Man Suffering From Rare Skin Disease Epidermodysplasia Verruciformis Gets Life-Changing Surgery

While the condition cannot be cured, it can be managed and to see what happens in his procedure tune into “My Feet Are Killing Me,” Thursdays at 10 on TLC.

A Pittsburgh man with a mysterious condition know as Epidermodysplasia Verruciformis is finally experiencing relief after having the growths on his feet removed. Sebastian Quinn’s medical journey was shared on the new season of TLC's series “My Feet Are Killing Me.” The condition stems from a problem with Quinn’s immune response. He is one of the few people in the world to be affected in this way.

The condition forms large growths on his feet that are extremely painful, and continue to grow, said Orange County specialist Dr. Ebonie Vincent.

“Sebastian has a gene mutation and so his immune system is weak enough to allow these growths to grow all over his body,” Vincent said in the series.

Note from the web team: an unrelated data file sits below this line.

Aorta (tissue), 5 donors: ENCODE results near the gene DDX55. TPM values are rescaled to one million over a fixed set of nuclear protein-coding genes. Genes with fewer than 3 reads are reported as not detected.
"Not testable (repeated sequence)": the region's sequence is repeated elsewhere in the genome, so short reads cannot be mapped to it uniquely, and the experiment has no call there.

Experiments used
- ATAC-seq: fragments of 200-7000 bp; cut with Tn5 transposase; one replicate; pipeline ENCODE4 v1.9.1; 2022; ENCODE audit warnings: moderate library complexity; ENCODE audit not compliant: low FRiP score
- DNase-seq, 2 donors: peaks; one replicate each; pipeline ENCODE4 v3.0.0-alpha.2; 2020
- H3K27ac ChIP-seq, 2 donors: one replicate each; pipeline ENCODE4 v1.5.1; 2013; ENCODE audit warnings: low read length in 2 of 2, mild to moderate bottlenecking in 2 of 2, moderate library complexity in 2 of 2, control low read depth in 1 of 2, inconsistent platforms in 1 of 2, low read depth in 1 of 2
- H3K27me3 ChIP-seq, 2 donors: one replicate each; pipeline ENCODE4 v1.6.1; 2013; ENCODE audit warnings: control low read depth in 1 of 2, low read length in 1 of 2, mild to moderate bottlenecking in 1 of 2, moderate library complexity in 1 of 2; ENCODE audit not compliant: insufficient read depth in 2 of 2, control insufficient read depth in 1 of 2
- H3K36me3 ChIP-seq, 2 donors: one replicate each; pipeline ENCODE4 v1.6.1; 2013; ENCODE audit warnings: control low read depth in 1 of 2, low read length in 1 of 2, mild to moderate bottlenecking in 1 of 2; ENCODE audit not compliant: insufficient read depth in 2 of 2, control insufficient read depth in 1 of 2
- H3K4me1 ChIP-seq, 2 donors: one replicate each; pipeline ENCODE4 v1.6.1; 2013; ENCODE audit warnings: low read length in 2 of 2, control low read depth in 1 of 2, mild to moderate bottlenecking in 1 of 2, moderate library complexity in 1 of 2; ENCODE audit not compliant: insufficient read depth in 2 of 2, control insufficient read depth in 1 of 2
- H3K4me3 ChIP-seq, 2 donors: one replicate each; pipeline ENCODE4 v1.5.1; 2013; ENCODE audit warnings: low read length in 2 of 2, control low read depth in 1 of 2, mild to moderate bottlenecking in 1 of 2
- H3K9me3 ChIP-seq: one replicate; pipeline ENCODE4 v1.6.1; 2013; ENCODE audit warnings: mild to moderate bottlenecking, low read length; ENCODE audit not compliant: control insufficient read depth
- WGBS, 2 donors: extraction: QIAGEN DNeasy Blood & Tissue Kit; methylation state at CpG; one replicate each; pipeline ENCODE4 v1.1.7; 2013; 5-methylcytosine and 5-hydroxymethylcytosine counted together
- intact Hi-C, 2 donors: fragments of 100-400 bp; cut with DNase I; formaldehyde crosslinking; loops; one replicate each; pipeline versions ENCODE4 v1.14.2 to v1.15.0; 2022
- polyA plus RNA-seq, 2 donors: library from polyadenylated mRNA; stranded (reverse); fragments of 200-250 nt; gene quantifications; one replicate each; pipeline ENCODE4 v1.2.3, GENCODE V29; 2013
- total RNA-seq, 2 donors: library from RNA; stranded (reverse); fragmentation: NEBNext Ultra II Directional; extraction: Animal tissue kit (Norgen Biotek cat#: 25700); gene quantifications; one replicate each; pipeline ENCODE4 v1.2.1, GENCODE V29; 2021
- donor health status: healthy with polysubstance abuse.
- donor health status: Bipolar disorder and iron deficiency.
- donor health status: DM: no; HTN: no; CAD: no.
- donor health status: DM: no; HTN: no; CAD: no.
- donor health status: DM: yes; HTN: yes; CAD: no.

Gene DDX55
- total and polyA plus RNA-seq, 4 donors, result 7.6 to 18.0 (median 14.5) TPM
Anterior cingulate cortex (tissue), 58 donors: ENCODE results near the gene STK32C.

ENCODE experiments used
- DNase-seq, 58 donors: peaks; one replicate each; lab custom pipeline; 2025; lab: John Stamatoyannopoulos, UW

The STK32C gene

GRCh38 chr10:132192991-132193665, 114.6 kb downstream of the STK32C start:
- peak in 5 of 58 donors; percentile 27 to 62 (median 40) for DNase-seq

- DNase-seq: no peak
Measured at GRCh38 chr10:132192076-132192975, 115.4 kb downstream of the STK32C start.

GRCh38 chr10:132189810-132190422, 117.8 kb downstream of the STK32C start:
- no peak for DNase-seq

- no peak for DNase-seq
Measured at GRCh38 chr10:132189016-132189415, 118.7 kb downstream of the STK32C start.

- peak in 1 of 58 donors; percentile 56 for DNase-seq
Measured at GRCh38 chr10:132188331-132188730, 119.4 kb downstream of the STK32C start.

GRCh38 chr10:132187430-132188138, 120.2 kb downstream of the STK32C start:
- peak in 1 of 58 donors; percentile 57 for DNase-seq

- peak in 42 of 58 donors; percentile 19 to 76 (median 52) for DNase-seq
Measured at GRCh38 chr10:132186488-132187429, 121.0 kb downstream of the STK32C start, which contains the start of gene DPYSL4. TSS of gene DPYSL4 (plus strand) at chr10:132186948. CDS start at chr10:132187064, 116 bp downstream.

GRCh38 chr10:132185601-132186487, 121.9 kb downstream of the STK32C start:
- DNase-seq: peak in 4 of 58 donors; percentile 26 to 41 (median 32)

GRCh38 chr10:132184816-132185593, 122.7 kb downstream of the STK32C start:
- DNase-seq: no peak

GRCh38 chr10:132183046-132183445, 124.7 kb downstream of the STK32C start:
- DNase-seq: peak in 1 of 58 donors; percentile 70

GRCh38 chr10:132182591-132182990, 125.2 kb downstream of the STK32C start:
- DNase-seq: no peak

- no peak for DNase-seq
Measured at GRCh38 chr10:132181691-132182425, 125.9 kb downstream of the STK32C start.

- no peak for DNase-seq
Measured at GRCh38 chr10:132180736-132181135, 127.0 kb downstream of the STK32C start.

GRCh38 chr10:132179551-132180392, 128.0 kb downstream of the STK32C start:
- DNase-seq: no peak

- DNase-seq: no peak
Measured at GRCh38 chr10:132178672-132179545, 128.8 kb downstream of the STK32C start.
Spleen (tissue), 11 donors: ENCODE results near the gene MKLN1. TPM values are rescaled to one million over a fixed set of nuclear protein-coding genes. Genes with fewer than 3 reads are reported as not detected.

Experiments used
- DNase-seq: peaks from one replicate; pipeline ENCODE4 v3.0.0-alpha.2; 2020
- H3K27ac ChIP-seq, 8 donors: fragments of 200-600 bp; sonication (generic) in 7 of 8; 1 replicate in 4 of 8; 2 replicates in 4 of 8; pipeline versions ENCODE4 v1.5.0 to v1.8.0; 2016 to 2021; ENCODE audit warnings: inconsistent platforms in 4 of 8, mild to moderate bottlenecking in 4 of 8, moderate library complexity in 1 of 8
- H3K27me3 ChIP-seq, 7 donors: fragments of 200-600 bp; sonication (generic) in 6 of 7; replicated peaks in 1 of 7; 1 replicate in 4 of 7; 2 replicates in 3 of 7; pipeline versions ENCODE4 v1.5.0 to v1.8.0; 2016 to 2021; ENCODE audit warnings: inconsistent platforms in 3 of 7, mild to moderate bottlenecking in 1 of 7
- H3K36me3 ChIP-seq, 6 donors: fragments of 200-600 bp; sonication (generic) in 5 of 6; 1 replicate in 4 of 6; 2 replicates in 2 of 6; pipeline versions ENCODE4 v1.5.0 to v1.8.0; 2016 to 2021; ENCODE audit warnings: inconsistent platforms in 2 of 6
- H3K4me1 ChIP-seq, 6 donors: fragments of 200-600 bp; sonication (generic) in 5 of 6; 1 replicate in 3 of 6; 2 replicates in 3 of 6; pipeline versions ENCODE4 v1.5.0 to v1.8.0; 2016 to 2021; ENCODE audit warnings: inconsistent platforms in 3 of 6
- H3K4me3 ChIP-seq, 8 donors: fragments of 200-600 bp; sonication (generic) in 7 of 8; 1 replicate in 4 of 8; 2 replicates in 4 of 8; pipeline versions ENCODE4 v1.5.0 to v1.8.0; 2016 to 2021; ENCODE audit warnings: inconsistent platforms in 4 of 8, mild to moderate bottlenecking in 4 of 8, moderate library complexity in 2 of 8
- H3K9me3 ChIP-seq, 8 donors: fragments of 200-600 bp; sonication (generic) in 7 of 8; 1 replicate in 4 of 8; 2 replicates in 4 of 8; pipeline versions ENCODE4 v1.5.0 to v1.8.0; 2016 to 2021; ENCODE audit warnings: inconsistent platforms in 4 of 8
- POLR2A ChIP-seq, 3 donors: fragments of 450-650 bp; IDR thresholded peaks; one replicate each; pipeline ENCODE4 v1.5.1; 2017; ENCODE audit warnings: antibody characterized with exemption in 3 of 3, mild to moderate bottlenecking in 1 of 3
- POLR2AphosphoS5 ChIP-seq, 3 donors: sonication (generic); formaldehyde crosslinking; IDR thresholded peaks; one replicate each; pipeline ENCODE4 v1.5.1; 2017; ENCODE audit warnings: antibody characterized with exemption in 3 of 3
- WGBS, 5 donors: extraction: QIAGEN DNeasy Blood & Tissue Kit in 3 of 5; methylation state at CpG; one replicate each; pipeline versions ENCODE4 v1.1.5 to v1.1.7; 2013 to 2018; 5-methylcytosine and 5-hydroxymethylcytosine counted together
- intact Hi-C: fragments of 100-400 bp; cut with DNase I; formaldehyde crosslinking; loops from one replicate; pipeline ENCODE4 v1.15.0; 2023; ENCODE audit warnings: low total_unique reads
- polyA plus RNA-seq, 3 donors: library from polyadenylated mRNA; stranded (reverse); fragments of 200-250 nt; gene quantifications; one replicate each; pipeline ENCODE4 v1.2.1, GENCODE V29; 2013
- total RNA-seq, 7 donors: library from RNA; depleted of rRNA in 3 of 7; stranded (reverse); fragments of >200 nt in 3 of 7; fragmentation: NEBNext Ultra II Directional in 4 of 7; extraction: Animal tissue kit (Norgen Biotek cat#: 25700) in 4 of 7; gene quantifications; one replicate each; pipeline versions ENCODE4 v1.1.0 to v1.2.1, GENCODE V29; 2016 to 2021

While the condition is rare, it has been noted before in the news.

“There’s been a case of this that was in the media. The man was called the 'Tree Man of Indonesia.' I’ve been looking up his case specifically in terms of how to go about treating Sebastian,” Vincent said. “The tree man died at age 45 due to complications associated with a weakened immune system.”

Quinn hasn’t been able to work since he was 17, which was the last time he could wear tennis shoes. He’s not looking for work during the COVID-19 pandemic because he’s so high risk.

While the condition cannot be cured, it can be managed. More on Quinn's condition and the procedure he underwent will be featured on “My Feet Are Killing Me,” which premieres  Monday, Jan. 25 at 9 p.m. on TLC.